Airports in Cody and Jackson, Wyoming; Bozeman and Billings, Montana; and Idaho Falls, Idaho, are served year-round by commercial airlines and are close to Yellowstone National Park. The West Yellowstone, Montana airport is served by flights from Salt Lake City in May and October.

Depot for buses

Buses run year-round between Bozeman and West Yellowstone along Highway 191. A direct bus runs from Idaho to West Yellowstone only during summer. Commercial service between Bozeman and Gardiner, Montana, occurs in winter and summer. Summer is the only time to get to the retail vehicle park from Cody and Jackson, Wyoming. Please get in touch with nearby cities for information on individual carriers and schedules.

Railway terminals

Yellowstone National Park is not accessible by train. Southeastern Idaho, Salt Lake City, Utah, and northern Montana are the closest places to find stations.

Navigating Inside the Park

Yellowstone National Park’s varied landscapes, famous geothermal features, and abundant animals can be found thanks to the park’s well-organized road network. The Grand Loop Road forms a figure eight around the park and is the main route for visitors. Here’s a quick rundown of the area’s main thoroughfares and sights to see along the way:

Grand Loop Road:

The Grand Loop Road can be explored in two distinct sections: the Upper Loop and the Lower Loop.
The Grand Canyon of Yellowstone, Mammoth Hot Springs, and Norris Geyser Basin are all found in Yellowstone’s Upper Loop.
Old Faithful, Midway Geyser Basin, and West Thumb Geyser Basin are popular attractions on the lower loop.

Huge Hot Springs:

The terraced mineral formations formed by the hot springs have made the area famous.
Routes and boards provide information for a more immersive experience.

Old Faithful and Upper Geyser Basin:

Several geysers and hot springs, including the famous Old Faithful geyser.
Crowds gather to witness Old Faithful’s regular outbursts.

Midway Geyser Basin:

The colorful Grand Prismatic is famous among the most critical hot springs in the world.
Its bright colors are the result of different heat-tolerant bacteria.

Norris Geyser Basin:

Steamboat Geyser, the world’s most active geyser, is just one example of the region’s dynamic geothermal activity.

Grand Canyon of Yellowstone:

The Upper and Lower Falls of the Yellowstone River are a must-see.
The canyon has several vantage points and hiking trails for breathtaking views.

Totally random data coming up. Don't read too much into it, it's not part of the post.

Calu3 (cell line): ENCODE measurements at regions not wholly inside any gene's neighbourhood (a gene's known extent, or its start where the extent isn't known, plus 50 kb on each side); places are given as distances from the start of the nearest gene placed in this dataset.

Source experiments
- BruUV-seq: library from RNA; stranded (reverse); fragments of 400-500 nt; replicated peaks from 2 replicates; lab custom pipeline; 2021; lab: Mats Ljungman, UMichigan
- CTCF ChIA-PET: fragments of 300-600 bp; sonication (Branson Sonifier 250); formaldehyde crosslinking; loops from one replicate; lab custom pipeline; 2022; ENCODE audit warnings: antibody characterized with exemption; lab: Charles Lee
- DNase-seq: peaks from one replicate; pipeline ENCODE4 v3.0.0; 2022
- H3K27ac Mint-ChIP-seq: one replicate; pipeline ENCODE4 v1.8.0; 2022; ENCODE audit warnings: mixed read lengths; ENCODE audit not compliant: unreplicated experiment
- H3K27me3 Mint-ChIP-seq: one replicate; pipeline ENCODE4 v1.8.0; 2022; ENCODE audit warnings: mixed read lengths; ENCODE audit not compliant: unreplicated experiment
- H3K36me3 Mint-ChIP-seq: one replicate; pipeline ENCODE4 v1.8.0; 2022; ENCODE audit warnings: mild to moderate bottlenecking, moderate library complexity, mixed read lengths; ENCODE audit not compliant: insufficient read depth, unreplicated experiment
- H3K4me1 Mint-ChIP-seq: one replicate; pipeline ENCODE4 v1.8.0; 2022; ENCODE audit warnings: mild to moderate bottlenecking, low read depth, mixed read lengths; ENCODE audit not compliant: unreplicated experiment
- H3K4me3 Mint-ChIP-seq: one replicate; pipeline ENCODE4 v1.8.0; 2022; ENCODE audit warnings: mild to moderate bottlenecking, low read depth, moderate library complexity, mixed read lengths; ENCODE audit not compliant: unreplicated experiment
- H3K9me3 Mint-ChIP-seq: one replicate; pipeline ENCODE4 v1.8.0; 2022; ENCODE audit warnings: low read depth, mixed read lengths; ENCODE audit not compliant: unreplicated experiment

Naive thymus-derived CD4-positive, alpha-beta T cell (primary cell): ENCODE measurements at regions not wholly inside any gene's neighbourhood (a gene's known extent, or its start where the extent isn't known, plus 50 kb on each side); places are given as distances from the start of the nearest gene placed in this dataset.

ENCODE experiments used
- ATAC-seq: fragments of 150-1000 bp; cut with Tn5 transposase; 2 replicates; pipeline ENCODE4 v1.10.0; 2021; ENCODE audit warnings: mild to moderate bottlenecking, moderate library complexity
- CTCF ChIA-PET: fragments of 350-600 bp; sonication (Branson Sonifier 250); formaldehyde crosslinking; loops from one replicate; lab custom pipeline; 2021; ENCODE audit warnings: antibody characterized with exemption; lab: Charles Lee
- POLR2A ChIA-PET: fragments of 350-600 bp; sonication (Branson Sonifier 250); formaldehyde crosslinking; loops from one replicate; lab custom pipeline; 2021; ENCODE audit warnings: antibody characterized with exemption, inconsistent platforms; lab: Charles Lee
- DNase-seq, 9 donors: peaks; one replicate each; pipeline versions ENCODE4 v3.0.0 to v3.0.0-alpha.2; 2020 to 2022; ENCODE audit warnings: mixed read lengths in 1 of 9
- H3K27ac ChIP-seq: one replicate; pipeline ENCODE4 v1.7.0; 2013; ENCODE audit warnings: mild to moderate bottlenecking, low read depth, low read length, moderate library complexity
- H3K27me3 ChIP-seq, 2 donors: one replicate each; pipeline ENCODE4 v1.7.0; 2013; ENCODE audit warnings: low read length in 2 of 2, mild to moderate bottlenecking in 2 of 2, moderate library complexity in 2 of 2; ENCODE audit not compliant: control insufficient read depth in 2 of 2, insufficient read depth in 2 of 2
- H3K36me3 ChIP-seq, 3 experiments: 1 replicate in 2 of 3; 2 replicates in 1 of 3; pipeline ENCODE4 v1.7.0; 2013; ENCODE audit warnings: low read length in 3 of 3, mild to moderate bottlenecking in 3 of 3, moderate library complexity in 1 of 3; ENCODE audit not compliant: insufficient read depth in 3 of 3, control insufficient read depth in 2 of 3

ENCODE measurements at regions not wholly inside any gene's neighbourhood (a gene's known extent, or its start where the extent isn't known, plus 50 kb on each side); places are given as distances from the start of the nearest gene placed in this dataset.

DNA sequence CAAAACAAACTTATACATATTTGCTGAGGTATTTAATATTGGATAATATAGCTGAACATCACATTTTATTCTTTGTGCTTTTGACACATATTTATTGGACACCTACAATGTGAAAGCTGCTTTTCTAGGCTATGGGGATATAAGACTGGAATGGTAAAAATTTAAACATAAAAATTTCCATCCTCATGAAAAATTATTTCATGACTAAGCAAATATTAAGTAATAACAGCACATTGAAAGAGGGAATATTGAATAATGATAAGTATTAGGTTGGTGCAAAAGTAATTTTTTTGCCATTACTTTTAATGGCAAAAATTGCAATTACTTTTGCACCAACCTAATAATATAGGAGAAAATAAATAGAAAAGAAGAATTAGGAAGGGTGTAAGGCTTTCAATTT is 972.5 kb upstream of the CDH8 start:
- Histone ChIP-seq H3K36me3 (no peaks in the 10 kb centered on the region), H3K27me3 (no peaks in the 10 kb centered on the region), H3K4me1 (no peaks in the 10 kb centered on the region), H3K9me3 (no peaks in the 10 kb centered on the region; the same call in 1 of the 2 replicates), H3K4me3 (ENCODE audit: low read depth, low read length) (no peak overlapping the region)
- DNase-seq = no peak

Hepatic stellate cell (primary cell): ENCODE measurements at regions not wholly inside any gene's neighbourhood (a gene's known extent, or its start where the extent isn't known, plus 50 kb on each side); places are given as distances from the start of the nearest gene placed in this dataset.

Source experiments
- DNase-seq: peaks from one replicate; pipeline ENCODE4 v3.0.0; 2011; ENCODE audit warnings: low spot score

Lamar Valley:

Known for bison, wolves, elk, and many other animals.
There is an opportunity to see wildlife in their native environments and large open vistas.

Fall Tower and Roosevelt Junction:

Trekkers can enjoy the scenic beauty of Tower Falls in a very short time.
The north entrance is accessible via the historically significant Roosevelt Junction.

Canyon Village:

An integrated area where visitors can find accommodation, facilities, and food.
There is easy access to Yellowstone’s Grand Canyon.

Important Travel Tips

Map and GPS

Visitors to Yellowstone National Park are recommended to have a good map and GPS device. Here’s how to get the most out of them:

Official Park Map:

Pick up a Yellowstone National Park map at a visitor center or print one before you go. These comprehensive maps map the park’s roads, views, trails, and facilities in great detail.
Essential landmarks, road closures, camping spots, and safety guidelines will all be included on the map.

GPS Navigation:

Use a global positioning system (GPS) navigator or a smartphone navigation app to find your way around the park. Although navigation programs such as Google Maps and Apple Maps can be helpful, they may not cover the outer reaches of the park.

Points of interest:

Search for specific destinations using the search function found in most GPS devices and navigation apps. Easily find tourist hotspots, information centers, campsites and more.
Use the park’s signs to find your way to popular destinations like Old Faithful and Mammoth Hot Springs.

Security and real-time updates:

Use GPS to get real-time information about road closures, traffic, and safety alerts. You can make necessary adjustments to your route based on the real-time data these technologies provide.